A business major might benefit from a Spanish minor, for example. And STEM majors can strengthen their communication and reasoning skills with an English or history minor.

Students can also support their major with a minor in a similar field. A political science major with a history minor builds strong analytical and writing skills. A marketing major with a minor in psychology combines research skills with an understanding of human behavior.

Con: Minors Require More Credits

Earning a bachelor's degree requires at least 120 credits. At many colleges, undergrads complete 50-60 credits of general education requirements and 30-40 credits to earn their major. That leaves another 20-40 credits for electives or a minor.

Adding a minor might mean adding more credits to your degree, which can mean more time and money than the minor might be worth.

Pro: Minors Let Students Explore Other Interests

College is a great time to explore various academic disciplines. If you've always been interested in music or theater, for example, a minor lets you study a field with less commitment than a major does.

Students majoring in business, engineering, or computer science can boost their creative skills with a visual arts minor. A minor in gender studies or Black studies can give students a new perspective on society, as well as building valuable soft skills like communication and problem-solving.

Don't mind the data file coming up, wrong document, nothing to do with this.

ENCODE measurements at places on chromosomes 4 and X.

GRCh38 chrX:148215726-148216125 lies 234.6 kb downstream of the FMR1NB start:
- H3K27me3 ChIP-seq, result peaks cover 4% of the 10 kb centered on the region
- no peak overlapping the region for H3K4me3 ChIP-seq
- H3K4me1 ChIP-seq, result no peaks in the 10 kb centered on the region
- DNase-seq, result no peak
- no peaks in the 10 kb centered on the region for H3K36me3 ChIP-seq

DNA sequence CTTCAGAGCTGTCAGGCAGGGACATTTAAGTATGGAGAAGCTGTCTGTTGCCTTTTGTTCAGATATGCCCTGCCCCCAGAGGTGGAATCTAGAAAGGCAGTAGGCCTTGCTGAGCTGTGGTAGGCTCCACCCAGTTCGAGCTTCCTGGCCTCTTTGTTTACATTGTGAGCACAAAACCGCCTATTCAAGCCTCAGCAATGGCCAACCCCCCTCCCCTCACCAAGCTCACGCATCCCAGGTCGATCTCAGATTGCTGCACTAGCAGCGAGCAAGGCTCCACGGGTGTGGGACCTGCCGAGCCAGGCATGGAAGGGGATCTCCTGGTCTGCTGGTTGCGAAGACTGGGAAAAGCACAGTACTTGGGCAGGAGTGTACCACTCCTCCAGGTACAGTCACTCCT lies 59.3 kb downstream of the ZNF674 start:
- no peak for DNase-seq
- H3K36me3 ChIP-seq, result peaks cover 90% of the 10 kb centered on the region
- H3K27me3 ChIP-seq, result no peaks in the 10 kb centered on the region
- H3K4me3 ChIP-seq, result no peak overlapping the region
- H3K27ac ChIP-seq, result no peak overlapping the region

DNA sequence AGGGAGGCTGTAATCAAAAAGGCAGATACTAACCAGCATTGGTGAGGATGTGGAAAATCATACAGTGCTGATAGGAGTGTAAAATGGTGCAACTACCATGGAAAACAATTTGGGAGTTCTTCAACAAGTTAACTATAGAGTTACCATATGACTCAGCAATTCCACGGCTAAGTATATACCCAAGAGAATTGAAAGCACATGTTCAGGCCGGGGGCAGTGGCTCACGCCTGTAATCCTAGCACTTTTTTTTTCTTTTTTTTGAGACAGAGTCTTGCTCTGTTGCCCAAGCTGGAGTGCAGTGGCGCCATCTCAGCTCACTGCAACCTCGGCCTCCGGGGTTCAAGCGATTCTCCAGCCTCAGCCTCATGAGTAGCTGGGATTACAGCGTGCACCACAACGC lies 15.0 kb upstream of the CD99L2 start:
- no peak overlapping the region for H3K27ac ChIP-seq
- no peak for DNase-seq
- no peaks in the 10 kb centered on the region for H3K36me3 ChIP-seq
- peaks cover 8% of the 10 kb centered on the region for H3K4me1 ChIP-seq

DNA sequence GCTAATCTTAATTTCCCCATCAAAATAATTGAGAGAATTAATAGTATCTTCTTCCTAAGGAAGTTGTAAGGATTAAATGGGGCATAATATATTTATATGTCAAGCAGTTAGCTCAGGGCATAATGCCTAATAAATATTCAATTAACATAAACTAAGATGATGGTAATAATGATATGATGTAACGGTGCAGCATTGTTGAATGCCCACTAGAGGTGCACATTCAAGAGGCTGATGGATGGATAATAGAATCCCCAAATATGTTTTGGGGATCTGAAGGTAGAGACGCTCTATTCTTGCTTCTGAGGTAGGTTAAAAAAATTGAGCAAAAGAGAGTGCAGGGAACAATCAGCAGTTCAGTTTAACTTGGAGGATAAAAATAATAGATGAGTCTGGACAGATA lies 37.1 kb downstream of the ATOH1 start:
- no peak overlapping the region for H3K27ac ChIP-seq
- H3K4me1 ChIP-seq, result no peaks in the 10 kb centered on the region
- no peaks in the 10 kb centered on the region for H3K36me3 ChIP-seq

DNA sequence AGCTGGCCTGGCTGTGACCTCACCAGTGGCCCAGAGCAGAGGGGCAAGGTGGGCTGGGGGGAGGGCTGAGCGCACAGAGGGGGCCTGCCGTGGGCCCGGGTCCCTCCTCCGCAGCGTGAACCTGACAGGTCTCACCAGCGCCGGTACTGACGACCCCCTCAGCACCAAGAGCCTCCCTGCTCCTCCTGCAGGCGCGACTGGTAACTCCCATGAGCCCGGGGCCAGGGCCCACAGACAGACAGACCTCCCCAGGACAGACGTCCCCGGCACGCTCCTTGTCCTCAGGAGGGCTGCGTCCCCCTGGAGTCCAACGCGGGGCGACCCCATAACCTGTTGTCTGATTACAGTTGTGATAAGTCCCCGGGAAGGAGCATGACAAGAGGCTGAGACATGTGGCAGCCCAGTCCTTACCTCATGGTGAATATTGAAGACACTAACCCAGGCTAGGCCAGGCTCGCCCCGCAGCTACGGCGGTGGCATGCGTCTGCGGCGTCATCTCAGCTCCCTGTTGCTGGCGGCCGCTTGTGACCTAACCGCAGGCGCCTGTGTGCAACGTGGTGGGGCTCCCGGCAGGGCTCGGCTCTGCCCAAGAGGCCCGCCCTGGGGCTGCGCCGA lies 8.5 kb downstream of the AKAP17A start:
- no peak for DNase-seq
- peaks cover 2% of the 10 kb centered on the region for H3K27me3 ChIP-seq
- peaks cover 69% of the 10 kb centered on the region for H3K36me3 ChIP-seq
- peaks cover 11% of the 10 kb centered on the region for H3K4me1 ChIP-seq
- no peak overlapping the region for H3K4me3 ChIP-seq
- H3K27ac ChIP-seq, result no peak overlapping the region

Con: Minors Can Increase Stress

Adding a challenging minor on top of a full course load can leave students overwhelmed. It can also contribute to burnout. College students often find themselves pulled in multiple directions — especially since many students work while in school.

If pursuing a minor leaves you spread too thin, it might not be worth it.

Pro: Minors Can Help After Graduation

Will a minor help you land a job after graduation? Probably not. Most hiring managers don't look for specific minors (or even majors, in many cases) when evaluating job applicants.

That said, employers do care a lot about breadth and depth of learning, according to a 2021 survey from the American Association of Colleges and Universities. A minor, then, can build the in-demand skills employers want to see.

For example, 94% of employers say it's important for college graduates to be versatile and adaptable, while 92% prioritize a well-rounded education and exposure to a variety of academic disciplines. A minor can help demonstrate these strengths.

Con: A Minor Might Push Back Your Graduation Date

For students nearing the end of their bachelor's degree, adding a minor might mean pushing back your graduation date.